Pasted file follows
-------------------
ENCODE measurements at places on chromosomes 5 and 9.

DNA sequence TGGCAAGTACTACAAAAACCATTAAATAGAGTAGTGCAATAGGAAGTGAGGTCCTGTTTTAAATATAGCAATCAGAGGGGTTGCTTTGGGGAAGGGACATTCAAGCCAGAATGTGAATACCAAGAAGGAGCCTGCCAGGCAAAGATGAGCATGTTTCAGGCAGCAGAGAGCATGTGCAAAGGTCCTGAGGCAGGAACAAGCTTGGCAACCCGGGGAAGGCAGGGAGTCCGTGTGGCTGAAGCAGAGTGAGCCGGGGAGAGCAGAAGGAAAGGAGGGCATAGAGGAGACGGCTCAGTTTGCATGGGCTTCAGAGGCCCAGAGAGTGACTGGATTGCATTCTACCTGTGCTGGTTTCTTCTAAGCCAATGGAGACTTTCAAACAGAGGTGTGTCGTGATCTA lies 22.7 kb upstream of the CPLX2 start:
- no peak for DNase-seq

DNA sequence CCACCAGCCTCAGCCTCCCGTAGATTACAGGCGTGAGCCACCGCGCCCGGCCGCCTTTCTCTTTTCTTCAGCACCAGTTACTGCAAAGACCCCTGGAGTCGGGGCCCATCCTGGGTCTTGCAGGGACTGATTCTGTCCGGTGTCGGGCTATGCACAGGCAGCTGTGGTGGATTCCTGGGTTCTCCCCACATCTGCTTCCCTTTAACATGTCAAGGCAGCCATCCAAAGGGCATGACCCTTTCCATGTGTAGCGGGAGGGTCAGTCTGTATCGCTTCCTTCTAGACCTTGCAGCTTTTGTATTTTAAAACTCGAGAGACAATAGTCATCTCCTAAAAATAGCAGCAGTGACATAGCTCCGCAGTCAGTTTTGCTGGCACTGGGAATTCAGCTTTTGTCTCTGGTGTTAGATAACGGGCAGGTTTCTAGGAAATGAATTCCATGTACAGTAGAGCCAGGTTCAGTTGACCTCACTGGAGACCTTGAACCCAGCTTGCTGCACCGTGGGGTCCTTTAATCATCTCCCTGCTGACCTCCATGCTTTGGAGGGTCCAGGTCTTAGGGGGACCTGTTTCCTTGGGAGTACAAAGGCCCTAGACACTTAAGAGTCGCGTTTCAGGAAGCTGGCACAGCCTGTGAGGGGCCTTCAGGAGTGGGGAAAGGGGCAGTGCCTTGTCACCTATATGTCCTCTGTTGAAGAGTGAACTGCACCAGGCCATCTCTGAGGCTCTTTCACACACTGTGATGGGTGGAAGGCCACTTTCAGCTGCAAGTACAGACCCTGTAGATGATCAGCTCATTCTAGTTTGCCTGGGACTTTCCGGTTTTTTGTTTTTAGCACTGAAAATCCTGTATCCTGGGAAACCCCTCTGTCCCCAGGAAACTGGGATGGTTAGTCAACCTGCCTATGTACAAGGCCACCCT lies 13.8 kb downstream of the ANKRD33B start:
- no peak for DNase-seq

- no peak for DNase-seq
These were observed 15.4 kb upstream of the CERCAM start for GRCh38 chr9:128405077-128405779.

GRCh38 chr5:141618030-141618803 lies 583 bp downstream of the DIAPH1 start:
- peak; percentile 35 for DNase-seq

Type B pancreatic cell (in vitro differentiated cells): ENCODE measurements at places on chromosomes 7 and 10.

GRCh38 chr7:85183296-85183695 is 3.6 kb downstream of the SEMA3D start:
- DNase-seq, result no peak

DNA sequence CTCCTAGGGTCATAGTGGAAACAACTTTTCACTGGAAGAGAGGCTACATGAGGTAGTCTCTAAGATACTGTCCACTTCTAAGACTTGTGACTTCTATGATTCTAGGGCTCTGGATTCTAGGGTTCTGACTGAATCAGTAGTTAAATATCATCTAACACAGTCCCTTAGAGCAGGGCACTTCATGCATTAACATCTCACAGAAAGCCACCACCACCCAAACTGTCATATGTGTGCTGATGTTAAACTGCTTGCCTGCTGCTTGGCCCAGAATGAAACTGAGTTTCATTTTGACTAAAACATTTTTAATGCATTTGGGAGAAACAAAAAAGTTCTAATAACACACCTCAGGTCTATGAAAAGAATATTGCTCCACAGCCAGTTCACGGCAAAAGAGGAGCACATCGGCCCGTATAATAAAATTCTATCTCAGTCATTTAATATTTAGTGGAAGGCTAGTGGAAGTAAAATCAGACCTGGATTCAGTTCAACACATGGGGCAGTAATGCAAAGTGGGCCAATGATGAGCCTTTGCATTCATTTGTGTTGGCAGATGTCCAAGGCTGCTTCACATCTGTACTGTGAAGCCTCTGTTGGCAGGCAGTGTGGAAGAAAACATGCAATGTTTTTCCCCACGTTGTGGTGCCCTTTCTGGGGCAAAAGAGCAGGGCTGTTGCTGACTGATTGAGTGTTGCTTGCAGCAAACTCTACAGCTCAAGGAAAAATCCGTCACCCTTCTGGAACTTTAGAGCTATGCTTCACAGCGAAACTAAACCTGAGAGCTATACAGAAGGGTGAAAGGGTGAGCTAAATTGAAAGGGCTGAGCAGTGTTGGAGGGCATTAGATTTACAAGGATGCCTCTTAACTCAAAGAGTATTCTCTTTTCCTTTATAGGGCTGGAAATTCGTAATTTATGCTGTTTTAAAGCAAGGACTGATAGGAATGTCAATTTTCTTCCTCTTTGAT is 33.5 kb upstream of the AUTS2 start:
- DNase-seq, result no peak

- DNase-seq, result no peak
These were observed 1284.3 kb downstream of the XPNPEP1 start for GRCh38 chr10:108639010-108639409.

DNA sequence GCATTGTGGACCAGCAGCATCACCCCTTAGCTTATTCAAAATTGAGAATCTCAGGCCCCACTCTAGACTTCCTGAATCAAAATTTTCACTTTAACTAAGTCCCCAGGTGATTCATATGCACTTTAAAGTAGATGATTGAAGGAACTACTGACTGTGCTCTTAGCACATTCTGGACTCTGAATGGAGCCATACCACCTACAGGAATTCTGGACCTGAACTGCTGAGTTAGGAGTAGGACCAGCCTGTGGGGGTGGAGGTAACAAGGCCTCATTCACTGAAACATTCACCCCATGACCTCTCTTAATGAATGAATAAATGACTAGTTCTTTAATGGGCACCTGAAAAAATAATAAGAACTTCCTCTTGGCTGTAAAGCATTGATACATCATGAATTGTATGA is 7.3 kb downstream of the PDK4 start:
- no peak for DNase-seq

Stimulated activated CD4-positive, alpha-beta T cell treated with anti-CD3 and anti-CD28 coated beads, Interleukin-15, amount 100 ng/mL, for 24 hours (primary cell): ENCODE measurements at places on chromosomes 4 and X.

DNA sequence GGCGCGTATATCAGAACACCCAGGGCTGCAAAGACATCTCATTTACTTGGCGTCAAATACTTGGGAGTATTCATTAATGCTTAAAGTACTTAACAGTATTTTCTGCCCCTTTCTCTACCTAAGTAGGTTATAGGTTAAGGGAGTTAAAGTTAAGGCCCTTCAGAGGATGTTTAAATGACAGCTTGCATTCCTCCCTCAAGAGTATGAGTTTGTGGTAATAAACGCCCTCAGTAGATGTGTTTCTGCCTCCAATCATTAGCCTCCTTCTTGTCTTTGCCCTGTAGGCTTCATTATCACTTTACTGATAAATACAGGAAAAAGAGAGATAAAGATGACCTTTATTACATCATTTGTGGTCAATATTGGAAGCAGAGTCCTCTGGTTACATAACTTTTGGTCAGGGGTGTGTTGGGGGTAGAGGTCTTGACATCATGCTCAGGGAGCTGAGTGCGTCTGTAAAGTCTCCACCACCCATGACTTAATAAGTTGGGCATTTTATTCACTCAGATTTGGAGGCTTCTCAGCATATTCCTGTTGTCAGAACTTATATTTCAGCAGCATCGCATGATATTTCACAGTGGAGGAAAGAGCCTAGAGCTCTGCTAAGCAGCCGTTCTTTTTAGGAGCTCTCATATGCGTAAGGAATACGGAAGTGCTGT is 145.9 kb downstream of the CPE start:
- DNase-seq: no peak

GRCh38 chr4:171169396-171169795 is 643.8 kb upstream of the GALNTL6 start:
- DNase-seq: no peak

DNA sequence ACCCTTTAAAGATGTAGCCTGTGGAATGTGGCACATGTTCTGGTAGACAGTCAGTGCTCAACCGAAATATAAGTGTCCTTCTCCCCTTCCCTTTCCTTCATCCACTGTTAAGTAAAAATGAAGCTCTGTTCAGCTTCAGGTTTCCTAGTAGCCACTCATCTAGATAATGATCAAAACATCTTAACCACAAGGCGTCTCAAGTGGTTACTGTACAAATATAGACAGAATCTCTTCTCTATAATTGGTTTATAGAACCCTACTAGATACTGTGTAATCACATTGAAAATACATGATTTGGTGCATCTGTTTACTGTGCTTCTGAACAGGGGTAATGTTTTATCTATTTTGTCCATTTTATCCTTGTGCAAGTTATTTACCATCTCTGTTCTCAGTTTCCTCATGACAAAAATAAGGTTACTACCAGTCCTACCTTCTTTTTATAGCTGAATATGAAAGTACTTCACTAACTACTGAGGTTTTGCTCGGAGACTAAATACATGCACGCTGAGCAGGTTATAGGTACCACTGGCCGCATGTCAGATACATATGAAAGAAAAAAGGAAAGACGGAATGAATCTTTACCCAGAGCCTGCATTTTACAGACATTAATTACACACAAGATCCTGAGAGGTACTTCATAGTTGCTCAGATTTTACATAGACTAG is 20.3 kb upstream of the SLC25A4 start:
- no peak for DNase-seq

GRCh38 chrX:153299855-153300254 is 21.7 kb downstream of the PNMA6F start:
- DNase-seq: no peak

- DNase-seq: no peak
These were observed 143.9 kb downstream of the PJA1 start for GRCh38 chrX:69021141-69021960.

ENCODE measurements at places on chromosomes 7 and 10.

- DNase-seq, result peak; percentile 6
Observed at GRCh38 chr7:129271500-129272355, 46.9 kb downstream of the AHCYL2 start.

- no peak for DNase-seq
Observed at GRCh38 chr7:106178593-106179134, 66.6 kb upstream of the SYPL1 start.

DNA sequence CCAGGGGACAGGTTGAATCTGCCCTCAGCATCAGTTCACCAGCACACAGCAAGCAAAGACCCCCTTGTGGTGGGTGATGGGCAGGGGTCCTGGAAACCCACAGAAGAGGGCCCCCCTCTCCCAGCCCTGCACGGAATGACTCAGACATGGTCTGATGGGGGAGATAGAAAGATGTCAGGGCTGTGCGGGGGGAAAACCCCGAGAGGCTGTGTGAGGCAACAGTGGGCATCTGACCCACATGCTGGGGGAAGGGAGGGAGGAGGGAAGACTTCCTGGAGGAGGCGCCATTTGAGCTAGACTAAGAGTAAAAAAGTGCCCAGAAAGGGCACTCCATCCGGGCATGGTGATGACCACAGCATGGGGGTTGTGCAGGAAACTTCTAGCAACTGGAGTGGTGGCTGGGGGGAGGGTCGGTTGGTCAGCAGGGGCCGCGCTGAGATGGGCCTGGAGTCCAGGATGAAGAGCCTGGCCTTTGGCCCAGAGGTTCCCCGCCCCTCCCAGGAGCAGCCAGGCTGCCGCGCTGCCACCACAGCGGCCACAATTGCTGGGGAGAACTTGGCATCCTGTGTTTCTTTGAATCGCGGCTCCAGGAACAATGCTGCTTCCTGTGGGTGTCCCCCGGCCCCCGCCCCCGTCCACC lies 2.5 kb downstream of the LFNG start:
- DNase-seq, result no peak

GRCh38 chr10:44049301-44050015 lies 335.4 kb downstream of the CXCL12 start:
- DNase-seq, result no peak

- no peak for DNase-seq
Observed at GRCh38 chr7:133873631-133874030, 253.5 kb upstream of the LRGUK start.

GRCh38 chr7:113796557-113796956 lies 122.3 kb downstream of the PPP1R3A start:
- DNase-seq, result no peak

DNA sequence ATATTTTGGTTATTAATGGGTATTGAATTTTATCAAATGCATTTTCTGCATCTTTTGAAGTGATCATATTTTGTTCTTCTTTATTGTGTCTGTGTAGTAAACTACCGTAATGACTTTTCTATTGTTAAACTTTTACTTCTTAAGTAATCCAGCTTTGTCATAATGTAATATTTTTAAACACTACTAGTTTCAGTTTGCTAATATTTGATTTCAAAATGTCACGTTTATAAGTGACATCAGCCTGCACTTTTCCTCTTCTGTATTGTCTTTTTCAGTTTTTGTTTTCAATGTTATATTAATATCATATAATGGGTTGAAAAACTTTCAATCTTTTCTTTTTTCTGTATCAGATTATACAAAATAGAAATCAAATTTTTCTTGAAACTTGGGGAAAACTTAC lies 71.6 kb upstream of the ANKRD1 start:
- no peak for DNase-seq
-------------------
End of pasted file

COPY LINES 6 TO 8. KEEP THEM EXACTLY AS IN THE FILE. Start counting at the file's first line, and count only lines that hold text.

- no peak for DNase-seq
These were observed 15.4 kb upstream of the CERCAM start for GRCh38 chr9:128405077-128405779.

GRCh38 chr5:141618030-141618803 lies 583 bp downstream of the DIAPH1 start: